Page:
The 400 weapons on Anjouan was an estimate, increased by possible illegal weapons entering the island during the crisis - the actual number determined by the military was 324, Boyer said.
"It is difficult to … [determine] what could be considered a successful disarmament - perhaps the recovery of 200 weapons [of the estimated 400] - as I also heard testimonies of many weapons having ended up in the sea when Bacar's soldiers did not want to leave evidence behind [of their revolt]."
AU scattered rebels
AU troops landed on Anjouan on 28 March 2008. Bacar's forces fired a few shots, but a former FGA member told IRIN this was to facilitate his escape to Mayotte, a neighbouring French island.
Bacar's estimated force of about 900, composed of the FGA and local recruits, were scattered by the AU's military action. He and about 20 of his entourage found refuge in Benin, West Africa, while as many as 200 rebels fled to French-controlled Mayotte. The rest are thought to be on Anjouan and the two other Comorian islands, Moheli and Grand Comore.
Outgoing Union President Ahmed Abdallah Sambi, whose home island is Anjouan, has said he would consider offering Bacar amnesty, subject to approval by the legislature, but this has yet to be proposed or discussed.
Lieutenant Missubahou Attoumane, 56, who joined the FGA in 1978, told IRIN that whoever had a weapon had surrendered it to the AU troops. He viewed the revolt as "a political misunderstanding between Bacar and Sambi."
"I have been accepted back into the community and I regularly play cards and dominoes on the streets," he said. "I do not believe that the 400 weapons are missing. We did not want to fight and me, as an officer, did not carry a weapon," he told IRIN.
Attoumane said he was arrested and jailed for four months after the AU troops landed. Most of the weapons had been stored at the "Pentagon" - a nickname for Bacar's military headquarters on Anjouan - and were "recovered by the AU", and that this had been overseen by Comorian soldiers who were part of the AU operation.
Fatima Maurice, 29, a mother of four and a former FGA detective who was incarcerated for a month, said Bacar had disarmed most of the men under his command ahead of the AU military action, and only a "trusted few" had kept their weapons.
"I understand why government won't accept disarmament without weapons, but we were imprisoned, and when we were released the government knows we did not have the weapons," she told IRIN.
Maurice and Attoumane both denied reports of human rights abuses during Bacar's illegal rule. "Like all police in Africa, they can become a bit rough at times. But systematic beatings and torture - I never saw that or participated in any such things. It is part of the political game to try and tarnish the image of opponents," Attoumane said.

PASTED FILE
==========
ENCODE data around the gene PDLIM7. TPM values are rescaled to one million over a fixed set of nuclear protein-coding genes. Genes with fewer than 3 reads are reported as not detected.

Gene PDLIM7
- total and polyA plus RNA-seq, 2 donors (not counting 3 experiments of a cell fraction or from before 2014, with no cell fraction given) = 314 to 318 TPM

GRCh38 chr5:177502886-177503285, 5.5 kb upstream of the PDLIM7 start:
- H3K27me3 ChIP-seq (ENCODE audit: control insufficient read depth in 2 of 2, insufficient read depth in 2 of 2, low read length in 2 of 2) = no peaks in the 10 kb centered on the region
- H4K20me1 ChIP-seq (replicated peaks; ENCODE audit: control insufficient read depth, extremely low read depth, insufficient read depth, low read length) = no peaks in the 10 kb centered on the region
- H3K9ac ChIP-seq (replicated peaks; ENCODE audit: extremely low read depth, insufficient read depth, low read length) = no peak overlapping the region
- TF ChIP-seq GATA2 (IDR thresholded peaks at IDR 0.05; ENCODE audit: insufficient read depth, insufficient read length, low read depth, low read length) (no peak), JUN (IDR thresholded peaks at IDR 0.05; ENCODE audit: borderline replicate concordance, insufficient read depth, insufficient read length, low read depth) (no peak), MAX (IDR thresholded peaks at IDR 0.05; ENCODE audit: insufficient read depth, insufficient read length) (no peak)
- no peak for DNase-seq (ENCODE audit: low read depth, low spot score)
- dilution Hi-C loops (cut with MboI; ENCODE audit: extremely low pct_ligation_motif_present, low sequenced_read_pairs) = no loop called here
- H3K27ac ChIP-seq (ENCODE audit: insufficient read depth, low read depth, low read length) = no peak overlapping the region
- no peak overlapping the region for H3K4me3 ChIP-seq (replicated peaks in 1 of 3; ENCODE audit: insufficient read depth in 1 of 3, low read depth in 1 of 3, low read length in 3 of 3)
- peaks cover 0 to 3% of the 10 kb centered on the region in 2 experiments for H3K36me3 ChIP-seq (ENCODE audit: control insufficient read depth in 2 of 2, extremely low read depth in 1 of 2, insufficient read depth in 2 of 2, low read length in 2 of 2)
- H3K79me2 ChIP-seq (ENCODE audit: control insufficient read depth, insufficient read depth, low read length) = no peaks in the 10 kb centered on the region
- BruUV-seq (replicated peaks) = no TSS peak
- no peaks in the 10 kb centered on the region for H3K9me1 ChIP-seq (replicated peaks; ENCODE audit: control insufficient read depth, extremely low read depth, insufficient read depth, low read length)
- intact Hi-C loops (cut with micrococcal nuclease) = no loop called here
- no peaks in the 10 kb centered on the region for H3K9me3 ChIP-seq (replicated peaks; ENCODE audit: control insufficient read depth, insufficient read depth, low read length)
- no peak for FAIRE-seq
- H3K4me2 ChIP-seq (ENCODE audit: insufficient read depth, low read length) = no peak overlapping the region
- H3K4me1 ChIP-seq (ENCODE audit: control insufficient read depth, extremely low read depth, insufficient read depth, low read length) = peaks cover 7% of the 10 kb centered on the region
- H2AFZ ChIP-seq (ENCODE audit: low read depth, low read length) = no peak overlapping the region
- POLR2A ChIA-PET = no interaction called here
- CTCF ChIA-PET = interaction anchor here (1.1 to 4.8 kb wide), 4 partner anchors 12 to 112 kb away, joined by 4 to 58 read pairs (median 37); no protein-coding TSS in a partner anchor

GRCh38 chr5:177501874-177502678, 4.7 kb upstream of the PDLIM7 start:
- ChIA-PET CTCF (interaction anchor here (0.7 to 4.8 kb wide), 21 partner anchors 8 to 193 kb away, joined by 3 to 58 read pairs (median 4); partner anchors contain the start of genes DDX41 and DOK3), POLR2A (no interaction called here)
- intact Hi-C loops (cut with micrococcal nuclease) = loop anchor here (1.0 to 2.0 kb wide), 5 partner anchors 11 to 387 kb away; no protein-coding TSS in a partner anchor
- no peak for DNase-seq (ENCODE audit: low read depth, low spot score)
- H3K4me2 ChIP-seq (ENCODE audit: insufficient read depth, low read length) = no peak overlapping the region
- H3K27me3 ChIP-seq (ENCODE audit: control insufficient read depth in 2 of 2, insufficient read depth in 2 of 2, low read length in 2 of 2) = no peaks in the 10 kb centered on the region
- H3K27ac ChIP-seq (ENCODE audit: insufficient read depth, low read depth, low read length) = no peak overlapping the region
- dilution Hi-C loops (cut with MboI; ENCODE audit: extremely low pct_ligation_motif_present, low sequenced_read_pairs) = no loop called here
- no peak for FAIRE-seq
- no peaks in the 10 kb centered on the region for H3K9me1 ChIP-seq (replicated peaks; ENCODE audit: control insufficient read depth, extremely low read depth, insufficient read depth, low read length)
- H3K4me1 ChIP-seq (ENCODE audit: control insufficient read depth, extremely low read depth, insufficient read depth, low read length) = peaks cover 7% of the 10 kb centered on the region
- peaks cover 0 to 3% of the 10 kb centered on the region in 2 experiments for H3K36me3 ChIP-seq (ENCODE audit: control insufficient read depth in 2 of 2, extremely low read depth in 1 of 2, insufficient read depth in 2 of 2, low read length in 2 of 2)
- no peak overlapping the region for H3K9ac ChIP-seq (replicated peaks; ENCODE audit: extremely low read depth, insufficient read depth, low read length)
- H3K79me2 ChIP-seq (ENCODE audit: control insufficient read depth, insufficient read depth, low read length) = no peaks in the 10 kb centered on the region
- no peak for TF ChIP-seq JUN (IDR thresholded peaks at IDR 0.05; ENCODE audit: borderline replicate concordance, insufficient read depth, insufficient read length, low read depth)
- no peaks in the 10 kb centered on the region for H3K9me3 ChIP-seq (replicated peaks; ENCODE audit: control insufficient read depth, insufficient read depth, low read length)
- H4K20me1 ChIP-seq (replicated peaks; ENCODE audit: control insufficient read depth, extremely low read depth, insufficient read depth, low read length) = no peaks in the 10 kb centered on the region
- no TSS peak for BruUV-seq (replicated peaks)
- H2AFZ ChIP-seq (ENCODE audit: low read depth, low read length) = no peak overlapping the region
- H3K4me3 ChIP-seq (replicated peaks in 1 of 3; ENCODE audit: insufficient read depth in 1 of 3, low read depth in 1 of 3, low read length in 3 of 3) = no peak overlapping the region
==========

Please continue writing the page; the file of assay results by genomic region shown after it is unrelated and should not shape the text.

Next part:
They alleged that the missing weapons provided a convenient excuse for the Comorian government to withhold outstanding salaries and pensions for ex-FGA members.
Maurice said the government had not paid her for 29 months - since joining the FGA in 2003 and up until March 2008 - but the island had been in revolt for only nine of those months and she had been paid a wage at the beginning of the rebellion.
"The government does not pay anyway - they pay when they want to. I can accept demobilization, but I will continue to claim my salary. We don't have a choice. I am jobless and powerless." Maurice now works as an informal trader to support her children, aged two, six, eight and 16.
Attoumane, who has two wives and 12 children aged from five months to 19 years, said God and his relatives were providing, "But how long must we wait until there is a violent reaction?" He received no official document terminating his employment with the FGA, and is claiming 17 months' back-pay.
"I spent 30 years in the military and of course I am expecting a pension. I was on a salary of 300 euros (US$400) a month, and after 30 years service I expect between 75 and 100 percent of my salary [as a pension]."
Ahmed Ben Said Jaffar, the minister of state, told IRIN: "There are many problems, and we are trying to solve them, case by case."
He said about 50 former "militia" loyal to Bacar had been taken back into the military and "another 50 more will be reintegrated soon." Among those being reintegrated were those who had served since the 1970s in the armed forces. Issues surrounding pensions and salaries were also being addressed.
He said it was hoped "their reinsertion will encourage them to be fully cooperative in the disarmament process."
This article was produced by IRIN News while it was part of the United Nations Office for the Coordination of Humanitarian Affairs. Please send queries on copyright or liability to the UN. For more information: https://shop.un.org/rights-permissions